New exhibit pays tribute to Walker County’s Jewish history
by Jennifer Cohron
Nov 08, 2011 | 2441 views | 0 0 comments | 14 14 recommendations | email to a friend | print
A visitor looks at the illustrations of Jewish holidays that were created by Joel May for the exhibit. - Photo by: Jennifer Cohron
A visitor looks at the illustrations of Jewish holidays that were created by Joel May for the exhibit. - Photo by: Jennifer Cohron
They hailed from obscure villages in Eastern Europe.

At the turn of the 20th century, they left behind the anti-Semitism of the Old World for America’s melting pot.

They migrated first to major cities such as Birmingham and then came to smaller towns nearby to peddle their goods to coal miners.

Names such as Engel, May and Newmark are now synonymous with business success and community service in Walker County.

The story of these families as well as their faith is the theme of a new exhibit at the Bankhead House and Heritage Center.

Walker Area Community Foundation president Paul Kennedy said during an opening reception on Monday that the celebration of the area’s Jewish heritage is somewhat similar to the previous exhibit hosted by the Center, Journey Stories.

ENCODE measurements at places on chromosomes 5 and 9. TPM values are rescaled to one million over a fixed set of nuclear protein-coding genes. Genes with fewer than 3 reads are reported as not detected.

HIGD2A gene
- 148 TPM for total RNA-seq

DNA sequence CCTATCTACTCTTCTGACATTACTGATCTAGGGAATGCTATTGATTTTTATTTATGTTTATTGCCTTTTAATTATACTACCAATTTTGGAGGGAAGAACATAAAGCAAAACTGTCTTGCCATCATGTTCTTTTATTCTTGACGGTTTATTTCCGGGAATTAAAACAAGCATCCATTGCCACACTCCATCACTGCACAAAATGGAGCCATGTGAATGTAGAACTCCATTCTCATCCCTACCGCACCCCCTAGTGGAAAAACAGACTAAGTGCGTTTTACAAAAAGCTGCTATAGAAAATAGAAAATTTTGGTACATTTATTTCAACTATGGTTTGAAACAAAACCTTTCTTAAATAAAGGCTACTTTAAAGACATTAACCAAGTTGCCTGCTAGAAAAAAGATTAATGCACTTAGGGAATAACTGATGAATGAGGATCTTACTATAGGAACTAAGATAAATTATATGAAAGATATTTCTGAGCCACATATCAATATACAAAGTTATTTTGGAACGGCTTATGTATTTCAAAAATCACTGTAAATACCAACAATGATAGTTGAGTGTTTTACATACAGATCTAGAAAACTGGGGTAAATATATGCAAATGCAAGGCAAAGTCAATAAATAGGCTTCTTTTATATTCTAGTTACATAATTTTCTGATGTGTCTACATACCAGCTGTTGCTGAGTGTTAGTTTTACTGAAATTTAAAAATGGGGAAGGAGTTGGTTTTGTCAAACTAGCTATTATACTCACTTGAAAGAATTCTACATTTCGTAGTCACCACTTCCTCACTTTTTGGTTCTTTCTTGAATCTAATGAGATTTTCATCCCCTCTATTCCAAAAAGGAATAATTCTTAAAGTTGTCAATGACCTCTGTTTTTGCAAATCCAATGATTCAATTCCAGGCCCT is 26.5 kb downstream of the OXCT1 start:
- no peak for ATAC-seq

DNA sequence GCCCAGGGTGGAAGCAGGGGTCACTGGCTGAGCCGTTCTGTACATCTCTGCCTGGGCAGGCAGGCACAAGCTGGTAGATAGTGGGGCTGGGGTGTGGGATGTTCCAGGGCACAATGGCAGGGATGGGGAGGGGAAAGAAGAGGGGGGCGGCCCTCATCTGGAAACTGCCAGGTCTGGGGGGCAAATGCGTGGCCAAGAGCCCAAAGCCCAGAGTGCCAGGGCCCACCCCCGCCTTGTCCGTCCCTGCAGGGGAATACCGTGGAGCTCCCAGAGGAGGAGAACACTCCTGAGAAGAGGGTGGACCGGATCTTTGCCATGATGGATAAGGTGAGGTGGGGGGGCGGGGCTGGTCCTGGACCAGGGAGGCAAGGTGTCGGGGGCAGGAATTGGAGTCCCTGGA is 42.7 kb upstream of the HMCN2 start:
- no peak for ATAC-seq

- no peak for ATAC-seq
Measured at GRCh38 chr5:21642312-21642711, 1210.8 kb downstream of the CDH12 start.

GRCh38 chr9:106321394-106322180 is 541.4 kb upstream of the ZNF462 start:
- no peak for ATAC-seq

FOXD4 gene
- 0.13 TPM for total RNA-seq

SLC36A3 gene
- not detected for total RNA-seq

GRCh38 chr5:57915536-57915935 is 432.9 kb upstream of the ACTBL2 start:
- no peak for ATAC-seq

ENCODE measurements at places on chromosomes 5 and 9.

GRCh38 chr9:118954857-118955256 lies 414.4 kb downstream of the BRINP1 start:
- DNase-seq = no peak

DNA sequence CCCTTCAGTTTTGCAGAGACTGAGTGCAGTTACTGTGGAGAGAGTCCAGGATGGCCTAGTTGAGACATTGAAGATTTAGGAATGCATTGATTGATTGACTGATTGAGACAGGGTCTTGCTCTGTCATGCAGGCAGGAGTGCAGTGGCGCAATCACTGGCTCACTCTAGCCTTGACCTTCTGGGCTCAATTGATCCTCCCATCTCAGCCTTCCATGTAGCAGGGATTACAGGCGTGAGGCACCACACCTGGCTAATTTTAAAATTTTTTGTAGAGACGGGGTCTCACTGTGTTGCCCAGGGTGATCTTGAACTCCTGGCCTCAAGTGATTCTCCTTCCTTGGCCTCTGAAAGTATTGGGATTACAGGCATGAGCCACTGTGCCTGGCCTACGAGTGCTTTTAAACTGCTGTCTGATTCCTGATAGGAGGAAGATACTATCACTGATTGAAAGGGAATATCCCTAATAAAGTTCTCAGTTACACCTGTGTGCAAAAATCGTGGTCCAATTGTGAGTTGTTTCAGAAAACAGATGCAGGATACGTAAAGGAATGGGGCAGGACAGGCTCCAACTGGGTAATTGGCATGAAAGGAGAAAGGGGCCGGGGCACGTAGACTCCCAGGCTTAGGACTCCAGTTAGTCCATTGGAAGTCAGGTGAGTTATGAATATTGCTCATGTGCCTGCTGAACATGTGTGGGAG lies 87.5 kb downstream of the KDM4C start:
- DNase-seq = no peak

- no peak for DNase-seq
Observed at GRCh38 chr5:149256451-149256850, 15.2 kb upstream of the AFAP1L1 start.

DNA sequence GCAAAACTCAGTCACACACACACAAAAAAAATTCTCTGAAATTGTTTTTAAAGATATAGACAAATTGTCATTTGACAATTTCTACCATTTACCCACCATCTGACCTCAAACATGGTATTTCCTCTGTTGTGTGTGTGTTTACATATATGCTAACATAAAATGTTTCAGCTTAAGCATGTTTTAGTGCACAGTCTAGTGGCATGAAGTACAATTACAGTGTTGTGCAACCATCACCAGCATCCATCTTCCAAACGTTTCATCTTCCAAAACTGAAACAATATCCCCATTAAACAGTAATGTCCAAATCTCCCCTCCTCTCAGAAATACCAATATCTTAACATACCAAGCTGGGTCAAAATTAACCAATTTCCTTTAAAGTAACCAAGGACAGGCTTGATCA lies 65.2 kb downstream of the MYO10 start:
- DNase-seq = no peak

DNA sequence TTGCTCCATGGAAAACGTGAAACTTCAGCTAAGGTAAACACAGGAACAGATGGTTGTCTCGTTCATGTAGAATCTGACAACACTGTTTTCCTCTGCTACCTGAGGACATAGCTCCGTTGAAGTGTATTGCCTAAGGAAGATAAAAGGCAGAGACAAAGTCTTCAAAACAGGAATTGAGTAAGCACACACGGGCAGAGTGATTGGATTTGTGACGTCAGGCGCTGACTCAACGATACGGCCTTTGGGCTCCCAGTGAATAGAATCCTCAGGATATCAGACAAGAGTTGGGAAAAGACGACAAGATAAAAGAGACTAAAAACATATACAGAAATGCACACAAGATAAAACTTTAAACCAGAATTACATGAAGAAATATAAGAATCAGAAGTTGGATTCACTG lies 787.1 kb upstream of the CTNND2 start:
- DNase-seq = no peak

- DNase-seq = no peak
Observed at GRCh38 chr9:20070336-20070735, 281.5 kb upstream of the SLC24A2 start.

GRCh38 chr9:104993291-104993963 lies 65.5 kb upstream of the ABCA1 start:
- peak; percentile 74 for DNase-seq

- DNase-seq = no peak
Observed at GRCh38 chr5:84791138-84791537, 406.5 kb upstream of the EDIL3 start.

He referred to a photo in the dining room of some residents of Glazmanka, Latvia — the village from which the May family emigrated in the early 1900s.

“They came to the United States and migrated around through their journey story. Many of them ended up in Walker County and the things they did here helped us build the community that we have today,” Kennedy said.

Kennedy also pointed out that one of the people instrumental in founding the Foundation in 1995 was Jewish business leader George Mitnick.

The “Jewish Families of Walker County” exhibit includes numerous photographs, artifacts and religious symbols.

The Jewish holidays are explained in detail in a display on a wall in the dining room. Nearby a table is set for a Passover Seder, a traditional meal and one of the most widely observed of Jewish customs.

Another portion of the exhibit tells the history of Temple Emanu-El, which was established in Jasper in 1922 and closed in 2005.

The main gallery pays tribute to Walker County’s many Jewish merchants as well as Jewish celebrations from weddings to bar mitzvahs.

Jasper resident Jerry Newmark, whose parents owned a store on 19th Street for many years, could hardly contain his excitement on Monday as he thanked everyone who made the new exhibit possible.

“I can’t tell you how thrilled I am about this wonderful exhibit and how much it means to me and all of the community. If I tell you that we’ve put our heart and soul in this community, then you can believe it,” Newmark said.

The exhibit is open from Monday through Friday from 10 a.m. to 4 p.m. and Saturday from 10 a.m. to 2 p.m.